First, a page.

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Abstract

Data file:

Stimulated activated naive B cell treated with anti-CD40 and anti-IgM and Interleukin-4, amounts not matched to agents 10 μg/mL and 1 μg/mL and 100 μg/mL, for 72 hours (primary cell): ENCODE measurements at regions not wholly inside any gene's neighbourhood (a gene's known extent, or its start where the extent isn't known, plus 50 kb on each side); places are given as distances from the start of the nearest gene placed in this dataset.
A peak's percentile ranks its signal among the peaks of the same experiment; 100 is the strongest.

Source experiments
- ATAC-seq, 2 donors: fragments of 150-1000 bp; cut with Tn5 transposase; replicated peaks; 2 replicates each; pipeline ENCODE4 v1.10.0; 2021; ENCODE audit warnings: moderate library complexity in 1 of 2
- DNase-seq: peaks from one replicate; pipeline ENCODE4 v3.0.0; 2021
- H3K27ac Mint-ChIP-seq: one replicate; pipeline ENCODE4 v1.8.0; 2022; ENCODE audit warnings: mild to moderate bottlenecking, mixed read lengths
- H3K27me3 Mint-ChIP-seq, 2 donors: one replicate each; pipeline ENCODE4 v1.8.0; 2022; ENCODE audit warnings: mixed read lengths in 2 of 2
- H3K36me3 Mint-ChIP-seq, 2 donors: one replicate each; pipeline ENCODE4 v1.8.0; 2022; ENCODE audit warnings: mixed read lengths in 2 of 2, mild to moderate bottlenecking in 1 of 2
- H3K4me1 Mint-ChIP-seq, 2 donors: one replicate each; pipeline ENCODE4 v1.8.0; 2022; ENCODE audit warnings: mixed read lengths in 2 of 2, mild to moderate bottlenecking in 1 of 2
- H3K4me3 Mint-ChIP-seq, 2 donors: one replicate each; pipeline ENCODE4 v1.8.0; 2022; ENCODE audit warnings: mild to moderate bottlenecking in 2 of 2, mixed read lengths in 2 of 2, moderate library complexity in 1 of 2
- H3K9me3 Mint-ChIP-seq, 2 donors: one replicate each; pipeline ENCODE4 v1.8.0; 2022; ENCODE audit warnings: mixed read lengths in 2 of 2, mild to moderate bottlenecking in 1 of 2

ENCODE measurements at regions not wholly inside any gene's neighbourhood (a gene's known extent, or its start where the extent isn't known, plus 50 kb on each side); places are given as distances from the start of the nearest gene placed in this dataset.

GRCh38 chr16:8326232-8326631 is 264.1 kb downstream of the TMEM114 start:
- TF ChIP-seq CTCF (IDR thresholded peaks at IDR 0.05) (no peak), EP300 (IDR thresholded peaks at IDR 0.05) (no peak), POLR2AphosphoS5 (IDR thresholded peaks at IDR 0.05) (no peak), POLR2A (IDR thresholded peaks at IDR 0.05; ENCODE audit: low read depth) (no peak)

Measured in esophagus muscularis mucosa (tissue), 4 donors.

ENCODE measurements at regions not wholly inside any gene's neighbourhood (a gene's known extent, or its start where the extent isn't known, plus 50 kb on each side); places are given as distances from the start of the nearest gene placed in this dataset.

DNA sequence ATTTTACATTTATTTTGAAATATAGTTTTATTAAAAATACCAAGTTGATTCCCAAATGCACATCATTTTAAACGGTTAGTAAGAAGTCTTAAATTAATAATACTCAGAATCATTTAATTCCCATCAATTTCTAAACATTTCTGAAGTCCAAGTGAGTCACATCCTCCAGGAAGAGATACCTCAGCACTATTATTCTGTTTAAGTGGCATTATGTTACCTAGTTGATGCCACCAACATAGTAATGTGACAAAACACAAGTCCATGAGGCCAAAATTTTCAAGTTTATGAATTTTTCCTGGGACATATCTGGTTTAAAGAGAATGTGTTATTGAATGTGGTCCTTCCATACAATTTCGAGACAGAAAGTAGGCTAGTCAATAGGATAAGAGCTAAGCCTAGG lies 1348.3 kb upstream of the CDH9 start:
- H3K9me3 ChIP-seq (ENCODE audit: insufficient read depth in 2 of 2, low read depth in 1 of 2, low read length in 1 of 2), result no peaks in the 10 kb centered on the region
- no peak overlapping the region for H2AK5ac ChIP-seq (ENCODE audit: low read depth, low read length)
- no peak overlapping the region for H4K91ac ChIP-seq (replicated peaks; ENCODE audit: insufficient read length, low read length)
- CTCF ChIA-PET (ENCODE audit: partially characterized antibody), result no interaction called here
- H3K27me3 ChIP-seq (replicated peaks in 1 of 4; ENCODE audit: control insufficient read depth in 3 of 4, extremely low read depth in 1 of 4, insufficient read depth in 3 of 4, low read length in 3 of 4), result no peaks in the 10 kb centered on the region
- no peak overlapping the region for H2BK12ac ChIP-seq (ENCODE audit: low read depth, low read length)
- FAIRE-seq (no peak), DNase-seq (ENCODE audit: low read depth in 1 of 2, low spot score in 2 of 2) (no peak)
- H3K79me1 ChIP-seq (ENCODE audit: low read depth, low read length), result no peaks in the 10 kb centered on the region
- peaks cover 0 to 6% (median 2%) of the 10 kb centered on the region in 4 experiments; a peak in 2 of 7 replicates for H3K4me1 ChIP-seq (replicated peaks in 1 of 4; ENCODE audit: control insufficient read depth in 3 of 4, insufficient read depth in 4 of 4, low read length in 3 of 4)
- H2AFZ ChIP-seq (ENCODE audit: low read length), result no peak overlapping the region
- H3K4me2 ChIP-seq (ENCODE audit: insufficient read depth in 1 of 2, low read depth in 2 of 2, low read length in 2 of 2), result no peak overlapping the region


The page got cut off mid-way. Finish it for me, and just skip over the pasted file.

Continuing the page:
Circadian periodicities in activation were studied in relation to married partners' interactional-emotional need fulfillment. Activation was defined as the phenomenological awareness of general bodily energy state or readiness to respond. It was hypothesized that differences in activation would be related to dissatisfaction with need fulfillment. Activation was measured at four designated times of day by alternate forms of the Activation Checklist (Thayer, 1967) and need fulfillment by parallel forms of the Partner Relationship Inventory (Hoskins, 1988). Five couples completed data series that ranged between 27 and 29 days, providing 67 to 106 pairs of data. Cosine curves were fitted to the data for each subject to test for significant circadian periodicities in each variable. A desynchrony score in activation was calculated for the couple at each measurement time and correlated with the interactional-emotional need scores. The data supported the hypothesis for three subjects. Theoretical interpretations and methodological issues are presented.